These expository scenes rank among the film’s best, with some wonderful technique driven acting and sumptuous, colorful sets. The Four Feathers is an early Technicolor production but unlike many of its peers, it strikes a good balance between saturated hues and realistic production design. Zoltan Korda’s fine touch with actors is evident, as the older generation puff on cigars and amusingly recall – some could say exaggerate - their youthful heroics in the Crimea. Clements, often derided as a wooden performer, is convincing here as a sensitive man struggling in a privileged world devoid of nuance, while Richardson is excellent as the jilted lover who cunningly decides to wait it out. Act One reverberates with a solemn sense of duty enlivened by moments of jaunty esprit de corps, and serves up enough grim foreshadowing to make viewers giddily anticipate the coming splendors.

Unfortunately, it’s at this point the wheels begin to fall off. On the eve of his unit’s deployment to Africa, Faversham abruptly resigns his commission. His excuse is pressing business at home, but he is soon declared a coward, and receives an envelope in the mail containing four feathers (one each from his former friends and fiancée) as an unsubtle hint. Eventually Faversham grows to regret his decision, and embarks for Egypt where he hatches a scheme to disguise himself as a Sudanese peasant, and act as a sort of guardian angel and unofficial spy for the British; secretly returning the feathers to his estranged friends in the process.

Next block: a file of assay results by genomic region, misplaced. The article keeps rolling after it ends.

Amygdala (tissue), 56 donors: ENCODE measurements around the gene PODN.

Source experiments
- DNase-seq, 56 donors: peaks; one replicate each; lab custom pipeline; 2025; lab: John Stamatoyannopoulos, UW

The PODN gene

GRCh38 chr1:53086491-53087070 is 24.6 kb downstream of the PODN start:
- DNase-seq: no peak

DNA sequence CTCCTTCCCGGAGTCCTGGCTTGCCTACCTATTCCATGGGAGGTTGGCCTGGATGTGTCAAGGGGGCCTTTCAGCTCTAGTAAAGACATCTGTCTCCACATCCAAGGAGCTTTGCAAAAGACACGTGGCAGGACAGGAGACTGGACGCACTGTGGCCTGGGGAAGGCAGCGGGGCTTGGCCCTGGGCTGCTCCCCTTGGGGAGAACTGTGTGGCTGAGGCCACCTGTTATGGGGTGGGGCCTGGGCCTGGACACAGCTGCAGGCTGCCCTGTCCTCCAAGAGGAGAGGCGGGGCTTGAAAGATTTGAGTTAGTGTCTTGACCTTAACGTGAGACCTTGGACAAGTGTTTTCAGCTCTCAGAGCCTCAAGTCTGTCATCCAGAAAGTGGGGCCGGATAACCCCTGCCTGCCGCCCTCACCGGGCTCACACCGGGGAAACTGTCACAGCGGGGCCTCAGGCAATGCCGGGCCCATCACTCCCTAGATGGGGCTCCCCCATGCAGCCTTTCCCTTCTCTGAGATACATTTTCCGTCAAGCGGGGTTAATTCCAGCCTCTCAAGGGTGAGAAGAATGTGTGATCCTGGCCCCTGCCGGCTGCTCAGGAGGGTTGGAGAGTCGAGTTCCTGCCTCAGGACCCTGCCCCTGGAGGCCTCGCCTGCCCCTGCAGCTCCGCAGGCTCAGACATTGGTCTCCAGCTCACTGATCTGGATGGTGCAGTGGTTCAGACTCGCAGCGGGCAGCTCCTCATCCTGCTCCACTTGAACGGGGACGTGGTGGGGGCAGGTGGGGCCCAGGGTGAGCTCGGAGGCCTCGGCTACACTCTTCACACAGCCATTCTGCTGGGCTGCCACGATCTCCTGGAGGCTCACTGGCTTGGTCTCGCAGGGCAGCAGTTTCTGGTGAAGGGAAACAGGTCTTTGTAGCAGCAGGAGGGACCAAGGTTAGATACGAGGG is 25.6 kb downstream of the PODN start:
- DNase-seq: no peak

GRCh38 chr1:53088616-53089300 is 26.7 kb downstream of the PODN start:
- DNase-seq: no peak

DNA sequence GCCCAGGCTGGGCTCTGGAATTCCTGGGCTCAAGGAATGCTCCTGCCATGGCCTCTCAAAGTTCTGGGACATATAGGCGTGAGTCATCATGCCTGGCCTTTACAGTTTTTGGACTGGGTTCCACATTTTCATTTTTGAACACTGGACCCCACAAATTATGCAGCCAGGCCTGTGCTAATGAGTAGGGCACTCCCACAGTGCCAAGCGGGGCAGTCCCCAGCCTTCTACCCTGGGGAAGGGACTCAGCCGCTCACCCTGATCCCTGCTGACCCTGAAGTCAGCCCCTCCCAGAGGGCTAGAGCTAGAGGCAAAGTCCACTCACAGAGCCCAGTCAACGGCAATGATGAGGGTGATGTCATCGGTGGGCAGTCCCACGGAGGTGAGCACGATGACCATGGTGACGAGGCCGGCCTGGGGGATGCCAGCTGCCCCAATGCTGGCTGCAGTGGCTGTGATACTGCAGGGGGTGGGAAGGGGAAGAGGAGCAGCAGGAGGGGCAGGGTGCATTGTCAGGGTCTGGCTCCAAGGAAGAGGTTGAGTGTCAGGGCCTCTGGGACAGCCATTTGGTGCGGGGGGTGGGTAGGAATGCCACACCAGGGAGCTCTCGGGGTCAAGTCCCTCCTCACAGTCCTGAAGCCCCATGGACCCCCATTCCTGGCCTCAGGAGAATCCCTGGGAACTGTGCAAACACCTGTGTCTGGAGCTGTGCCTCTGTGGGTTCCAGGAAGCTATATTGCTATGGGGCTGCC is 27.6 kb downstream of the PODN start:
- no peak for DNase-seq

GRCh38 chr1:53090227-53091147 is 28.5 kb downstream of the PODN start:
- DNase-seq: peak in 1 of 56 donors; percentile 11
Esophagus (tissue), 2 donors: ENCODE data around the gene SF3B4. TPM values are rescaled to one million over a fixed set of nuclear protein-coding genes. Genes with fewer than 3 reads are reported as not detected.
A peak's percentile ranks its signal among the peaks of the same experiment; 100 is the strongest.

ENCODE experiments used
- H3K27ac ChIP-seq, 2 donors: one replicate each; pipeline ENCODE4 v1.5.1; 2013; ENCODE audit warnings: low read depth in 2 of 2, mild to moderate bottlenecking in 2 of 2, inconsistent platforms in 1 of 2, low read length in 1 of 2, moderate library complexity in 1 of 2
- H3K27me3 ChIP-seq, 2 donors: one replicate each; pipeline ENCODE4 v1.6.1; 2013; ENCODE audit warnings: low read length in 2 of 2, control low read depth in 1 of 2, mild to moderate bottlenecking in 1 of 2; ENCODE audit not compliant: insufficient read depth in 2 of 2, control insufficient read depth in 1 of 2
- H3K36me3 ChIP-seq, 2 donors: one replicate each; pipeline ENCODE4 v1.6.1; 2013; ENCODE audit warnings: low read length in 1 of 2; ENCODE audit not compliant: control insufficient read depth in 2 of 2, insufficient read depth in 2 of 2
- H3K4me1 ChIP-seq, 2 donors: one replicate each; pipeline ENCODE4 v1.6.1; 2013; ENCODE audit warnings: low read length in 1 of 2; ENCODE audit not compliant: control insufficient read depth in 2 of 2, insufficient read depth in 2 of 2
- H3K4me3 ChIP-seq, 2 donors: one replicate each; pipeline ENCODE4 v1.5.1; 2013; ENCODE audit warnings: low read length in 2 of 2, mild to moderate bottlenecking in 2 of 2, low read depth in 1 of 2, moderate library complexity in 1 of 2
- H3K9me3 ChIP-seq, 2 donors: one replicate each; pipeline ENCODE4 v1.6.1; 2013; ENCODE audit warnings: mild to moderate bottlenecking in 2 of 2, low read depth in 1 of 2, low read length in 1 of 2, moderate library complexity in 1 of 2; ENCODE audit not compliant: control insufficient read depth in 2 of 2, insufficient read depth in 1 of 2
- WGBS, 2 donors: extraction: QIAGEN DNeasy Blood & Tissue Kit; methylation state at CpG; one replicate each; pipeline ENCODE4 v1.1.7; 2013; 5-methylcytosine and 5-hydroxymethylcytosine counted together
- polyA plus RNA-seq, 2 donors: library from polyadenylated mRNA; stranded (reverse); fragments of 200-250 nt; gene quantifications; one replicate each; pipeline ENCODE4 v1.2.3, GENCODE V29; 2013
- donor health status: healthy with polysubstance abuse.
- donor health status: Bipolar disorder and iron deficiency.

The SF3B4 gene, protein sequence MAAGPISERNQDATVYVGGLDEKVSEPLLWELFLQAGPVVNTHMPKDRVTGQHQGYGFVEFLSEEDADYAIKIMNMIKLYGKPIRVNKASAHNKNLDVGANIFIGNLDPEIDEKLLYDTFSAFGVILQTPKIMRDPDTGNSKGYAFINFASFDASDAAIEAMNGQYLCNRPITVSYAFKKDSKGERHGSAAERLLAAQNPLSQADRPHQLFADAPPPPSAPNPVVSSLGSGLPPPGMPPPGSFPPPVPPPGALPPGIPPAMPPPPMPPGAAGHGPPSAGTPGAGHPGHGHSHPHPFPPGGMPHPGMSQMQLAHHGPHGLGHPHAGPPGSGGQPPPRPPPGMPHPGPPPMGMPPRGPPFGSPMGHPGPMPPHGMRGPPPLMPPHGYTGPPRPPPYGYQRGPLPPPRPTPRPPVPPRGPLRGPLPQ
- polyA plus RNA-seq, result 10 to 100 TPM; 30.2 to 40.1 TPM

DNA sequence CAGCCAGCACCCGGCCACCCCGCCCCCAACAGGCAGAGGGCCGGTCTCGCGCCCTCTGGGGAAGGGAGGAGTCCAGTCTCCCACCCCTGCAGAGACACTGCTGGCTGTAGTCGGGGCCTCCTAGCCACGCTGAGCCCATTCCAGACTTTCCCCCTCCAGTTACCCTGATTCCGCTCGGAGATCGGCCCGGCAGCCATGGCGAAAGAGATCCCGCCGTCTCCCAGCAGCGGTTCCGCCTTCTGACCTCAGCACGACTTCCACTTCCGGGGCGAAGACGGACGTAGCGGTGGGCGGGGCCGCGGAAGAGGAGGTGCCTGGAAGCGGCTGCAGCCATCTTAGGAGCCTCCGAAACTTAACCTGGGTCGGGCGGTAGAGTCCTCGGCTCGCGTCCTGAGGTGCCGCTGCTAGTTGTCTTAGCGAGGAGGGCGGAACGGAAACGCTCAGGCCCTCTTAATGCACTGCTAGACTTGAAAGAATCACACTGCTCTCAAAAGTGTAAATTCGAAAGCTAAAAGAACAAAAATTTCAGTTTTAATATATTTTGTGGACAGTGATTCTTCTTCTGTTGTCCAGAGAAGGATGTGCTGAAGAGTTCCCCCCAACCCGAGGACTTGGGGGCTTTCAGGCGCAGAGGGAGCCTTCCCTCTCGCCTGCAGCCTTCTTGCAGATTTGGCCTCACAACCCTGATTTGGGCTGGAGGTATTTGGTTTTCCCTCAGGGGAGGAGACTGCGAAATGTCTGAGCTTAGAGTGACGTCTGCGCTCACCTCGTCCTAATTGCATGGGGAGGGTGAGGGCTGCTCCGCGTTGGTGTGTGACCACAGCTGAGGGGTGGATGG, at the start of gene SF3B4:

All manner of political incorrectness, and just plain idiocy, ensues as Faversham meets a kindly doctor in Cairo who agrees to “darken his skin” – no mention of how this will be achieved – in order to affect the charade. Somehow, despite the millions of souls involved in this war, a disguised, somewhat less pasty Faversham makes his way on foot – over hundreds of sweltering desert miles - to the precise encampment he seeks. Meanwhile, his former army buddies have discovered that service in the Sudan is no weekend in Brighton, as one has been struck blind (Blind, I tell you!!) by the broiling sun while the others have fallen victim to the perfidious Fuzzy Wuzzys. Yep, the local rebels are called Fuzzy Wuzzys, and it’s sort of a catchall epithet that appears not just in the dialogue, but on the intertitles as well. One would expect more sensitivity from the Kordas; after all, they were a Jewish clan from Hungary who spent much of their lives keeping one step ahead of the Nazi genocide.